The Absolute Worst Of The Terrible Arguments For Putting Barry Bonds In The Hall Of Fame

815-Baseball-Hall-of-Fame-CEvery year at this time, I issue commentary on the “steroid-users in the Major League Baseball Hall of Fame” controversy. I’m not going to disappoint you this year.

Today the Hall will announce who the baseball writers deemed worthy, and, as usual, the acknowledged steroid cheats with Hall of Fame statistics will be resoundingly rejected. I don’t feel like revisiting this subject in depth again right now: I have done so before, many times. However, yesterday I nearly drove off the road listing to MLB radio commentators Casey Stern and Jim Bowden, supposedly baseball experts, give their reasons for voting for the entire range of steroid cheats, from Barry Bonds and Mark McGwire to Roger Clemens and the despicable Alex Rodriquez.

Baseball’s Hall of Fame, alone among the sports Halls,  includes ethics in its criteria for entry: a player must exhibit sportsmanship, integrity and have been a credit to the game. The average sportswriter who votes for candidates is about as conversant in ethics as he is in Aramaic, leading to an endless debate involving every rationalization on the list and  analogies so terrible that they melt the brain.For example, I constantly hear and read that the evidence that Barry Bonds used steroids is “circumstantial” so it is unfair to tar him as a steroid user. Such commentators don’t know what circumstantial evidence is. Criminals can be justly convicted beyond a reasonable doubt by circumstantial evidence, which is also known as indirect evidence. Direct evidence, if believed, proves the existence of a particular fact.  Circumstantial evidence proves facts other than the particular fact  to be proved, but reason and experience indicates that the indirect evidence is so closely associated with the fact to be proved that the fact to be proved may be fairly inferred by existence of the circumstantial evidence. There is direct evidence that Bonds was a steroid-user, but the circumstantial evidence, as the well-researched book “Game of Shadows” showed, is so voluminous that it alone is decisive. Literally no one thinks Bonds is innocent of using steroids. [You can read my analysis of the case against Bonds here, here, and here.]

Stern and Bowden, however, claim that it is unfair to refuse the honor of Hall of Fame membership to suspected steroid users because it is inevitable that some players who used steroids and were never caught or suspected will make it into the Hall, if there aren’t such undetected cheat in the Hall already. Continue reading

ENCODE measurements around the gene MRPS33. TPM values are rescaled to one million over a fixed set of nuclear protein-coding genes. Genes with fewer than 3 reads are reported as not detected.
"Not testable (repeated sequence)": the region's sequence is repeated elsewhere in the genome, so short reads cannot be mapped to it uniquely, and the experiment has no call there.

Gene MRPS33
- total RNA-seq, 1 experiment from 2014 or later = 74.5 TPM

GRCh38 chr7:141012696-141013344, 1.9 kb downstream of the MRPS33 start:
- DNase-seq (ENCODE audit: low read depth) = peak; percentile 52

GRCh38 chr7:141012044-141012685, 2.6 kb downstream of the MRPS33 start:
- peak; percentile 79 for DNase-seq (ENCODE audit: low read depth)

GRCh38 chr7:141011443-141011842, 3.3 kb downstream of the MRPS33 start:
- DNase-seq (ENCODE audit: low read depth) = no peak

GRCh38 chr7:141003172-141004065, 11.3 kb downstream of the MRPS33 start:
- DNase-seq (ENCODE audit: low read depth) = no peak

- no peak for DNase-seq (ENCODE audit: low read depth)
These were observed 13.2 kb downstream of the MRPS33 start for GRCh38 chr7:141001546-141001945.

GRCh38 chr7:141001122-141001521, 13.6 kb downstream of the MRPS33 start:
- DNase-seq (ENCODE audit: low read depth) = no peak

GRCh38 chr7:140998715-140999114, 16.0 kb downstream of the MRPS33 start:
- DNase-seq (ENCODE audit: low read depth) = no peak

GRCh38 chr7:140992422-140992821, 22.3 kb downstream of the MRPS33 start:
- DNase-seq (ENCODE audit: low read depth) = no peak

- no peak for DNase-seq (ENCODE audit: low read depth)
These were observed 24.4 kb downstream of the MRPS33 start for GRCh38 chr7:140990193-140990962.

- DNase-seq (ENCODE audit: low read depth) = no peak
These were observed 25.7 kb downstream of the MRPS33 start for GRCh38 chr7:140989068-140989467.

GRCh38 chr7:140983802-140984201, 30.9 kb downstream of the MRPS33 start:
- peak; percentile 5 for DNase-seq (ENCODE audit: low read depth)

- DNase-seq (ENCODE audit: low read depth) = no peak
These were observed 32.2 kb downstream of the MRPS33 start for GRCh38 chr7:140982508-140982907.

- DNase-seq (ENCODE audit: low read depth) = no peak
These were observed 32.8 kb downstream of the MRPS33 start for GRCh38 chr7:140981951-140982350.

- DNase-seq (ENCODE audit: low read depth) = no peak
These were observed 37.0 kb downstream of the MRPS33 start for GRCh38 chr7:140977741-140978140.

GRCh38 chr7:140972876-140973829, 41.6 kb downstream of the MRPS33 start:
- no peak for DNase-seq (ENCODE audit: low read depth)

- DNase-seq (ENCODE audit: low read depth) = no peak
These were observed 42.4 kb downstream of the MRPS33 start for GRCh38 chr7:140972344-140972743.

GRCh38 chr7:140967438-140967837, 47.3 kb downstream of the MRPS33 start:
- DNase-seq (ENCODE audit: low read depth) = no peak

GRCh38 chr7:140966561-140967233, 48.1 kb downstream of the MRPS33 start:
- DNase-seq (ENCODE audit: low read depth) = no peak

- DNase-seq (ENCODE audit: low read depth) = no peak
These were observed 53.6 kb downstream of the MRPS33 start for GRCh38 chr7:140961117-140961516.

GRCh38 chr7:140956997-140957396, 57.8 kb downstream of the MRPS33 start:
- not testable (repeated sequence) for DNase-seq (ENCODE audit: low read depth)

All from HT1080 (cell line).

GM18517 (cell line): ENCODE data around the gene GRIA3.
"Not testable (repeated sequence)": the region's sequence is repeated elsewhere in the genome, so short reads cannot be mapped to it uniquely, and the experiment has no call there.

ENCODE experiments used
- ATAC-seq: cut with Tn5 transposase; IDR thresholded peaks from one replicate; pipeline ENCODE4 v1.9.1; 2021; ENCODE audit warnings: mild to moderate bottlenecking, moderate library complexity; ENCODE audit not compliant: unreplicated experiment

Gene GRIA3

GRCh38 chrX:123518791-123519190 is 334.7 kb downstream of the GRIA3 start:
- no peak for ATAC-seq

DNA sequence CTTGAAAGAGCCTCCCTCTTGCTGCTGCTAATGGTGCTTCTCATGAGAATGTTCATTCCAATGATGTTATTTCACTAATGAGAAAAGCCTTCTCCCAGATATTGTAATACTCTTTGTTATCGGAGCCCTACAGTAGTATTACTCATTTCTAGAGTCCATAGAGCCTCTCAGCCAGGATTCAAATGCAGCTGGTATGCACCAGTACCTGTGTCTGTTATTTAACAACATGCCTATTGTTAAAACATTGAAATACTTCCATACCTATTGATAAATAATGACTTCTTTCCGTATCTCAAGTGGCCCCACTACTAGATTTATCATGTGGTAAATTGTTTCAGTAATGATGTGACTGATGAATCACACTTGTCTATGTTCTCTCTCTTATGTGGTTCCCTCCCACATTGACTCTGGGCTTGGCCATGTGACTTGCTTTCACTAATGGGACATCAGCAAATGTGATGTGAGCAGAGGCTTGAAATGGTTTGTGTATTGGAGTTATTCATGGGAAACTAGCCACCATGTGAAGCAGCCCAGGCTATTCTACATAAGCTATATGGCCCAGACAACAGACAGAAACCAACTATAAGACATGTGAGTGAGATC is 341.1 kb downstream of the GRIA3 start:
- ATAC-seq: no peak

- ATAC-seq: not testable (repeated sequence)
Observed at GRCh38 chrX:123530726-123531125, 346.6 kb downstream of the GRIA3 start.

Disaster Ethics: The D.C. Naval Yard Shooting

Twelve dead? This is great---we can make another push for gun control!!!"

“Twelve dead? This is great—we can make another push for gun control!!!”

About 10 minutes from where I live, unidentified gunmen have killed 12 people (one of the gunmen is also dead) in an unexplained rampage. The facts are still being sorted out, and at least one shooter is still at large as I write this, but already two predictable examples of unethical disaster and crisis response have been on display:

1.  Reflex anti-gun tragedy exploitation

Apparently from now until the Second Amendment is but a distant memory, some Democratic politicians and anti-gun zealots will use every gun-related tragedy as a springboard to lobby for more regulations, and the facts be damned. At this point, we have not been told why the attack took place, who the shooters were, whether it was a terrorist act or not, whether the killers were Americans, whether or not the weapons were obtained illegally and what kind of guns they were. Never mind: interviewed on the radio, D.C. Delegate Eleanor Holmes Norton, Congress’s non-voting member, immediately pointed out that with all the guns that are available in this country, it should be no surprise to anyone that tragedies like this occur. I’m sure she would have liked to have been able to claim that global warming also played a part, except that it is a cool day in Washington. Continue reading